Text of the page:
The day after the Department of Health and Human Services lost the first of five lawsuits challenging its termination of Teen Pregnancy Prevention (TPP) Program grants, Trump Administration officials attempted to circumvent the Court’s ruling by issuing new criteria for awarding those grants. Under the new criteria, the Department would have unlawfully funded untested, abstinence-only content, rather than programs shown to be effective through rigorous evaluation, in violation of Congress’s clear intent to fund only programs scientifically proven to work. We filed suit on behalf of Multnomah County, Oregon.

The Department’s unlawful funding criteria would have required young people to receive untested sexual education, rather than evidence-based materials. By requiring grantees to incorporate unproven, abstinence-only approaches into every component of their programs, the Department attempted to dictate a single, untested approach to teen pregnancy prevention that would disadvantage grantees that cannot prioritize abstinence-only education under state law or that rely on scientifically proven methods of pregnancy prevention. In short, the Department’s actions elevated ideology over science.

We filed suit on behalf of Multnomah County, alleging that HHS flouted Congressional mandates and politicized Teen Pregnancy Prevention Program grants. Multnomah County was awarded a grant in 2015 and used $1.25 million per year to educate 15,000 teens, train 107 teachers, and engage 329 parents and caregivers in 32 middle and high schools across the county. We argued that the Department’s actions were taken ultra vires and violated the Administrative Procedure Act, the Purpose Statute, and the Appropriations Clause of the Constitution, and asked the Court to vacate the new funding criteria.

The Court agreed with us that the Department’s actions were unlawful and vacated the criteria. The government has appealed the decision, and the case is pending before the U.S. Court of Appeals for the Ninth Circuit.

June 8, 2018

We filed suit in the District of Oregon on behalf of Multnomah County.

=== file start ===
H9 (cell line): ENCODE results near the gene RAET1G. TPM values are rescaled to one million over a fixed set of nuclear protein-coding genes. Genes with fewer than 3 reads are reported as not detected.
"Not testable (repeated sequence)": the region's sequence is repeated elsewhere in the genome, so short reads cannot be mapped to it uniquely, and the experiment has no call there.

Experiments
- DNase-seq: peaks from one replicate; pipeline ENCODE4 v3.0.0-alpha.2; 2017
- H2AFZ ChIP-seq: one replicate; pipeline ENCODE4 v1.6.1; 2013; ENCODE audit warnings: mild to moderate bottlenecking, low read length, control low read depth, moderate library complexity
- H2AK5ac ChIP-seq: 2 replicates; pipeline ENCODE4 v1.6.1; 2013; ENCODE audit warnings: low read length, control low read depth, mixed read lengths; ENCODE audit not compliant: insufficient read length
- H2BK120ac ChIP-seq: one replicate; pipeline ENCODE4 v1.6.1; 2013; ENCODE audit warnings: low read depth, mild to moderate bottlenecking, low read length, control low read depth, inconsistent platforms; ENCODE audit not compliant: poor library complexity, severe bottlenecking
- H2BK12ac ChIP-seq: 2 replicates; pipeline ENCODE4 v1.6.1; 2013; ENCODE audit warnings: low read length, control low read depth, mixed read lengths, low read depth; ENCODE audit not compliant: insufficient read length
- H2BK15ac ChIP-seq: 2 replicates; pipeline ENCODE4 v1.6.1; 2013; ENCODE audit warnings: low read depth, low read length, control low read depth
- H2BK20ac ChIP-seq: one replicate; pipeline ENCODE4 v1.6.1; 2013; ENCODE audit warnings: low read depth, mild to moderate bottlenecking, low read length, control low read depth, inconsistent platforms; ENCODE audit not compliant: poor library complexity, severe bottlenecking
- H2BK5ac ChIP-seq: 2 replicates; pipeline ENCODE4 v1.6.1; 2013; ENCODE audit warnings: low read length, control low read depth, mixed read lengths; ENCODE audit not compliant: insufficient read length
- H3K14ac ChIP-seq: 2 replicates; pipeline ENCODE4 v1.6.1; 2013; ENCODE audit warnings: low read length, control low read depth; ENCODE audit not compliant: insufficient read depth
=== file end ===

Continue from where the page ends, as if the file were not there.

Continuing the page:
June 22, 2018

We moved for a preliminary injunction and for partial summary judgment.

In our motion, we argued that the new funding criteria violated the statutory text, the Purpose Statute, and the Appropriations Clause of the Constitution, and that Multnomah would be irrevocably harmed if the Department were allowed to use the new funding criteria. We also filed declarations on behalf of a member of Multnomah’s health department and the County’s grant partners that further detailed the harm caused by the government’s actions.

August 10, 2018

Twenty members of Congress filed an amicus brief in support of our lawsuit.

The brief emphasized that the Administration’s new criteria defied Congress’ intent to fund only those programs scientifically proven to reduce teen pregnancies and sexually transmitted diseases.

August 13, 2018

We presented oral argument before the Court regarding our motion for preliminary and permanent relief.

The Court held that the Department’s actions were unlawful and vacated the new funding criteria.

September 26, 2018

The government appealed to the U.S. Court of Appeals for the Ninth Circuit.

Jeffrey Dubner

Senior Counsel

Challenging unlawful executive branch actions through a wide range of legal strategies

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Josephine Morse

Senior Counsel

Litigating claims under the Administrative Procedure Act, the Freedom of Information Act, the Privacy Act, and the U.S. Constitution.

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Megan Uzzell

External Affairs Director

Strategically engaging clients, coalitions, elected officials, and others to leverage our work and achieve maximum impact.

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Ben Seel

Legal Analyst

Focusing on justice, law enforcement, national security, and immigration issues.

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